Enamel hypoplasia used to indicate gender equality
TÜBINGEN, Germany: Scandinavia is regarded as a role model with regard to gender equality. Now, historians at the University of Tübingen have investigated whether there is a historical reason for this. In a recent study, they traced the roots of gender quality in the Scandinavian periphery over the last two millennia by using the enamel hypoplasia values of tooth fossils as an indicator. Based on this data, they found that, in these remote outlying areas of Scandinavia, gender equality had a higher value than in other European regions.
The researchers compared the health of men and women from the past 1,000 years, using data gathered from ancient teeth and skeletons. The study was based on European data from the Global History of Health Project. It incorporates data from studies on human skeletons from more than 100 European sites from the past 2,000 years.
The researchers examined especially closely the information provided by teeth: “We looked at teeth in particular, because they can reveal more information than other human remains. The nutrition experience of males and females during childhood can be read from the hypoplasia phenomenon. These are horizontal lines on the teeth which appear if the female or the male child suffered from severe malnutrition and poor health during childhood,” explained Dr Jörg Baten, Professor of Economic History at the university.
“We hypothesised that if girls and women received less food and care than the male members of society, they would have more such damage,” said Dr Laura Maravall, postdoctoral researcher at the university. “The extent to which values differ between men and women is therefore also a measure of equality within the population,” she added. The close connection between the relative frequency of enamel damage and the general state of health was demonstrated by measurement of the corresponding thigh bones. The length of the femur provides information about height, which is relatively greater in individuals with good health and a good diet.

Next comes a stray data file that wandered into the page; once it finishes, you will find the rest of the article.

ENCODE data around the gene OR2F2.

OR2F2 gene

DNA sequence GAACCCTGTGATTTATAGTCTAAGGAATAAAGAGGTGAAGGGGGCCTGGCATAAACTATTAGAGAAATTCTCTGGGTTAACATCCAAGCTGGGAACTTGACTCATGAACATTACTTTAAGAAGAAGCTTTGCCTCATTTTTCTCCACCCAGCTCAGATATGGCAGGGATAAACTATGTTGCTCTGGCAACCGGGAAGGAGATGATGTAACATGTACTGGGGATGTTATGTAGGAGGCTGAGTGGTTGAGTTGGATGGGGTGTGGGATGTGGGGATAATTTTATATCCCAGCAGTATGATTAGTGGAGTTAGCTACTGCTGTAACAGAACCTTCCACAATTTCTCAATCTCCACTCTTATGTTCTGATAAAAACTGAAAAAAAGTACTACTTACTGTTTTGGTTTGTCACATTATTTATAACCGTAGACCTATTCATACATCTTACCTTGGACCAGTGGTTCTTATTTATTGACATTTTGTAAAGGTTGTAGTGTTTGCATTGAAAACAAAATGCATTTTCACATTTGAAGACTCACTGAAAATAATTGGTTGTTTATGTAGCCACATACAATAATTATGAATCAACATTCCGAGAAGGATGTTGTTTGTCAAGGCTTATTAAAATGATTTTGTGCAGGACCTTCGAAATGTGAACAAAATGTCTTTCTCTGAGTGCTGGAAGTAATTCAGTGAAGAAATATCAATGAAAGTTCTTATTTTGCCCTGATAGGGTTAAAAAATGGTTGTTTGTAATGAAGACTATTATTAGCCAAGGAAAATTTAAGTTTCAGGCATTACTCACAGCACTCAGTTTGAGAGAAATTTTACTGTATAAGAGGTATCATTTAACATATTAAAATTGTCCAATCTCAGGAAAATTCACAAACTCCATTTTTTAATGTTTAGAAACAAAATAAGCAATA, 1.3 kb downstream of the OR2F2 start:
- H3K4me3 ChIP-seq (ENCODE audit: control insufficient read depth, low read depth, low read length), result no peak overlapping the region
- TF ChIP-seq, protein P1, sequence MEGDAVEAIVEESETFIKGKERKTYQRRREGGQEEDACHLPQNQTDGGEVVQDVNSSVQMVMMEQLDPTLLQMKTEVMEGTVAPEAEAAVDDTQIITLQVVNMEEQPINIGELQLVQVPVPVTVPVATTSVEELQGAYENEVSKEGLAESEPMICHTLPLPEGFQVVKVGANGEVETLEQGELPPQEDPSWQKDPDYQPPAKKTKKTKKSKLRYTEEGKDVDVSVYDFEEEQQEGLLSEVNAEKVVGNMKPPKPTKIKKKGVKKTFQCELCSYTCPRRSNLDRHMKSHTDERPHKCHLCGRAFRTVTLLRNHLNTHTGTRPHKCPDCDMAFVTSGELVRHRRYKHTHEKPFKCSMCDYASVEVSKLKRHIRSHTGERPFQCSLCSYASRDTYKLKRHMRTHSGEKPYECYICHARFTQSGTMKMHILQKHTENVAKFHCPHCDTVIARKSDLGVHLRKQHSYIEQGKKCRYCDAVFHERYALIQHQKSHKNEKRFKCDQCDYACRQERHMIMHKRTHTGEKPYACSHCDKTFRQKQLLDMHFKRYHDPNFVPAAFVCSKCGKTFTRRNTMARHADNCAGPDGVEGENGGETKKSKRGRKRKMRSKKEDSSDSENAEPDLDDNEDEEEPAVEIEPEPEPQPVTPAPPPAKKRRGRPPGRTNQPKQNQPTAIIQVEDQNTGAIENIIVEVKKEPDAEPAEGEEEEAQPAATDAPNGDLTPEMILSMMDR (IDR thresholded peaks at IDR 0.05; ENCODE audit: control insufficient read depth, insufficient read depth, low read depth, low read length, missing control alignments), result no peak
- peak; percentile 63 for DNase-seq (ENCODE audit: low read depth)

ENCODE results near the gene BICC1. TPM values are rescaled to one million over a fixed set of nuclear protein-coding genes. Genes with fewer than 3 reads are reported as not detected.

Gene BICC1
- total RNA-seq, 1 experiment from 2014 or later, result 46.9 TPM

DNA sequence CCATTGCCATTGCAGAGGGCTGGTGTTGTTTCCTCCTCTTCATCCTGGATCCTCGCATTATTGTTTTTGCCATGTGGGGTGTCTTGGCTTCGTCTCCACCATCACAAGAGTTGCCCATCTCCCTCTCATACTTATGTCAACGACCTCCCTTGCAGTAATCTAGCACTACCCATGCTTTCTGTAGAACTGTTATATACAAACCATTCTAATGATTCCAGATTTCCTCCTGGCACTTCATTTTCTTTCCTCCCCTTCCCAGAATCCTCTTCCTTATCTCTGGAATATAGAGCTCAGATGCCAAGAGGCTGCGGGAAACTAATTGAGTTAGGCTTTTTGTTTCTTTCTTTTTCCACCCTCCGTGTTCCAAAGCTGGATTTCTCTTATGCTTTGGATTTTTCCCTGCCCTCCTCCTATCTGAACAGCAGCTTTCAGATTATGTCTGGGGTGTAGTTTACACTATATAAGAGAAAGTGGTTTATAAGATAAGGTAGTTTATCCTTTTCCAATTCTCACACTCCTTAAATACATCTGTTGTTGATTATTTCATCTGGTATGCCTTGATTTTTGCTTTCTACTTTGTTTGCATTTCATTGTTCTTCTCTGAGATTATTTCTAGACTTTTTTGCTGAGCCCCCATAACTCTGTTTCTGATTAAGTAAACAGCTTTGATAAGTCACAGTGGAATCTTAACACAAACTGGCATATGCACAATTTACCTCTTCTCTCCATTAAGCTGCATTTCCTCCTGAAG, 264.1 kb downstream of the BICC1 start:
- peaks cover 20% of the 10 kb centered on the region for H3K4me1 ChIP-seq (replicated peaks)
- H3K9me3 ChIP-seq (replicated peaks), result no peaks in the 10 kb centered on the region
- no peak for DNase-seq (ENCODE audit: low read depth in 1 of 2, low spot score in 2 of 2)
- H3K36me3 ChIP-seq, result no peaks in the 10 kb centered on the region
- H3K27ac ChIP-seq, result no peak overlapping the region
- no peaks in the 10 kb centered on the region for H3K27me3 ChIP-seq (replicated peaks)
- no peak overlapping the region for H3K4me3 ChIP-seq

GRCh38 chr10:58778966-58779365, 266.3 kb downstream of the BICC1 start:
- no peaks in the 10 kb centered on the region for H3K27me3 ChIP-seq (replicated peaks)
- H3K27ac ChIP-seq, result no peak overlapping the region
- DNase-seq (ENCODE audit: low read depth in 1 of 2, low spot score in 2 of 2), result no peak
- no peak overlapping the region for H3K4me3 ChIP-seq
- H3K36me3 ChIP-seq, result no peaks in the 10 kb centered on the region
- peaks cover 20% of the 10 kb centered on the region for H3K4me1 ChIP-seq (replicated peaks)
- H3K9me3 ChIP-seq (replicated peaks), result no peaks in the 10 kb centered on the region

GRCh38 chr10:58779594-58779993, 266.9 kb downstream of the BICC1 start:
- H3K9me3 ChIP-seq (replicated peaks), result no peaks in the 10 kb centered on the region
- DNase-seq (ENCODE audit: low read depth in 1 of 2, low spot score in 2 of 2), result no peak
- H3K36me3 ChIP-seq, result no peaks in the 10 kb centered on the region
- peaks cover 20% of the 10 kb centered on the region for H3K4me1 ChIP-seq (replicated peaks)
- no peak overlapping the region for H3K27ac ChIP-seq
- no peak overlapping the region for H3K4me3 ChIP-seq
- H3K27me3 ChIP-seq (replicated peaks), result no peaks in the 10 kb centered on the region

The study found that Scandinavian women in the remote rural areas already had relatively good health and nutritional values during the Viking era—in the late eighth to eleventh centuries—and the medieval period thereafter. The corresponding value is 0.8 equality advantage for Scandinavian women, whereas in the rest of Europe most values fall in a band around 1.2 ratio units. This suggests that the currently high gender equality had a precedence during the Middle Ages. According to the researchers, this greater gender equality appears to have led to a long-term positive development for the overall society.
“We focused on this topic of research, because we want to understand the long-run trends of gender equality and what it means for economic growth. There is a big debate in economics about whether gender equality causes economic growth or whether gender equality is only by-product of economic growth. Looking at poor regions during early times—like Scandinavia—we can contribute an important case study which supports the previous view, namely that gender equality really causes economic growth,” concluded Baten.
The study, titled “Valkyries: Was gender equality high in the Scandinavian periphery since Viking times? Evidence from enamel hypoplasia and height ratios”, was published in the August 2019 issue of Economics and Human Biology.